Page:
Saturday, March 8, 2008

Don't put your foot in your mouth in the Internet Age.

     Samantha Power resigned from the Obama campaign for calling Hillary Clinton a "monster" in a conversation with The Scotsman, Scotland's national rag. 
     Ms. Power was born and raised in Ireland, and it would seem she would have some kind of feel for journalistic standards--or lack thereof--in the United Kingdom. Many newspapers throughout the U.K.--the infamous "tabloids"--are known for their tackiness, and The Scotsman since Andrew Neil's tenure began (and ended) is no exception. Neil is a Rupert Murdoch acolyte, and was once editor of the sleazy Sunday Times. He was there at the beginning of Murdoch's Sky News, too. This is not exactly Edward R. Murrow's resumé. Hell, it's not even Geraldo's.
     Yeah, well Ms. Power's request to Gerri Peev,--a possibly ethics-challenged writer--that her "monster" comments be kept "off-the-record" should have been honored. "Off-the-record" conversations are a journalistic staple, and necessary to the craft. Only by establishing this trust will writer and subject develop a bond that can result in a "between-the-lines" portrait of the topic. A subject--for many reasons--may not be able to be directly quoted, but may--also for many reasons--feel the need to lead the writer out of the darkness and down a sunlit path.
     We all know that Deep Throat wasn't just a bad porn movie. 
     (But you didn't hear it from me.)
     "Subject". "Topic". Whatever. You know.
     What is "on" and "off" the record and how and when those ground rules should be established is open to negotiation. Some writers, the newspapers they write for or their editors claim that an "off-the-record" request should cover the entire conversation, and come prior to the interview's outset. Others are comfortable with selected passages being quoted without attribution, and handled as "one-offs". Ultimately, Ms. Power's political inexperience--she is a Pulitzer Prize-winning author and a professor, not a hardened operative--and her näivité with the press in her old stomping grounds bit her (and Obama) right in the ass.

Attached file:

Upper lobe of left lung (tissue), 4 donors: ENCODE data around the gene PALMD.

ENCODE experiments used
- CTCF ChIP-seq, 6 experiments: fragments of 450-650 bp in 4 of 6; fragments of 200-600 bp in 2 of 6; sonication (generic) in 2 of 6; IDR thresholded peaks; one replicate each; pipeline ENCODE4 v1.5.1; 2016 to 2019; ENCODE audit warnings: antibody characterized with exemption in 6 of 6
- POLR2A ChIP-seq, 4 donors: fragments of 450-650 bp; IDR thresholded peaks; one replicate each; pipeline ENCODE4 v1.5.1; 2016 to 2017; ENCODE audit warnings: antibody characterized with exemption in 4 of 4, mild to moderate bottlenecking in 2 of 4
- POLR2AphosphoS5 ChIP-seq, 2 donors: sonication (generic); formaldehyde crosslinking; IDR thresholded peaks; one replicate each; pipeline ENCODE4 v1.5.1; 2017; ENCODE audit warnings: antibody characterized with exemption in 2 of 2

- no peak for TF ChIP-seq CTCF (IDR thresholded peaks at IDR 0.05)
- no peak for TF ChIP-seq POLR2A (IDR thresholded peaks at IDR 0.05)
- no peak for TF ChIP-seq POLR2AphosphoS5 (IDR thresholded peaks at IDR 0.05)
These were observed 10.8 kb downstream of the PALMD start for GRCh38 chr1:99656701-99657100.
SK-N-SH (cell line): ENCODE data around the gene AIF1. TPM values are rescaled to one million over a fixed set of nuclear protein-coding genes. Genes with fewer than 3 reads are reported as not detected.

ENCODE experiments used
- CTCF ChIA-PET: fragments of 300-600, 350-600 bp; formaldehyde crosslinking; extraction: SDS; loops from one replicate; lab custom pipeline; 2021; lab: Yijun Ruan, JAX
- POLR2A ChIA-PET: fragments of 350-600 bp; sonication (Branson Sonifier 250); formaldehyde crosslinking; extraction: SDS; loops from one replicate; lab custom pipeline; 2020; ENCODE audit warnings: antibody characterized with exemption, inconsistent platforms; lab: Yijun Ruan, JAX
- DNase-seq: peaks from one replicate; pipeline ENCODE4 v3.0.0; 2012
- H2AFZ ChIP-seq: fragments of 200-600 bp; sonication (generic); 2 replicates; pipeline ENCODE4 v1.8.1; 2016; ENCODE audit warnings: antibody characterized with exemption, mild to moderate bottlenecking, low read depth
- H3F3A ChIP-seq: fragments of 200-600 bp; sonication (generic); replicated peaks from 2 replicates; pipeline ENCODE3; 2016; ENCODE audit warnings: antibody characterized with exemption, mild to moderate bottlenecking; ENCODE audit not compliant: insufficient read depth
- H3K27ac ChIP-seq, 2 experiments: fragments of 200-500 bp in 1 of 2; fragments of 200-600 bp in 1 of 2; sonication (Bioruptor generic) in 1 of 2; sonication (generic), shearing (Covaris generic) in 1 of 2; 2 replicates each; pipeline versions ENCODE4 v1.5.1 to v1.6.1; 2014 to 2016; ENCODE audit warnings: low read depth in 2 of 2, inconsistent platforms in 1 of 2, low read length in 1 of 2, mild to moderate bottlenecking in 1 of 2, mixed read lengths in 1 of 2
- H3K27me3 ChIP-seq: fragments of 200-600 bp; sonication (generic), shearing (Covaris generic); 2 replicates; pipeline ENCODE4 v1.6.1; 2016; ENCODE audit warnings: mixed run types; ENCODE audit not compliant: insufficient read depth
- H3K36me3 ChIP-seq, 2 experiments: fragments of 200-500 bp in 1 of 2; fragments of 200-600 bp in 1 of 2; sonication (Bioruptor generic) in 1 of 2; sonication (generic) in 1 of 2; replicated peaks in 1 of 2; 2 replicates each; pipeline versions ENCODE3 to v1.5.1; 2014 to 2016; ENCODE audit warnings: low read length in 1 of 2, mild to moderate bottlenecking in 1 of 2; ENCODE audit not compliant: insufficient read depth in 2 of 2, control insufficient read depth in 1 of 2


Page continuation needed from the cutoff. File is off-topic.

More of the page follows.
Hey, sometimes you get hit by a pitch in the Big Leagues. 
     It's the Internet Age. Matt Drudge is out there, like an addict to the pipe. YouTube, too, and the hotel chambermaid is filming Brangelina on the sly. They still haven't found Ann Coulter's cocaine or been able to cast off the drill bits digging through her day-old eye-liner, but Sean Hannity's panties are available as a pdf. Wake up; if anybody--at least in public life--thinks they can keep it on the D.L. in 2008, I'd remind them that the Luddites probably never learned how to handle the press as they were feeling their way around, either.

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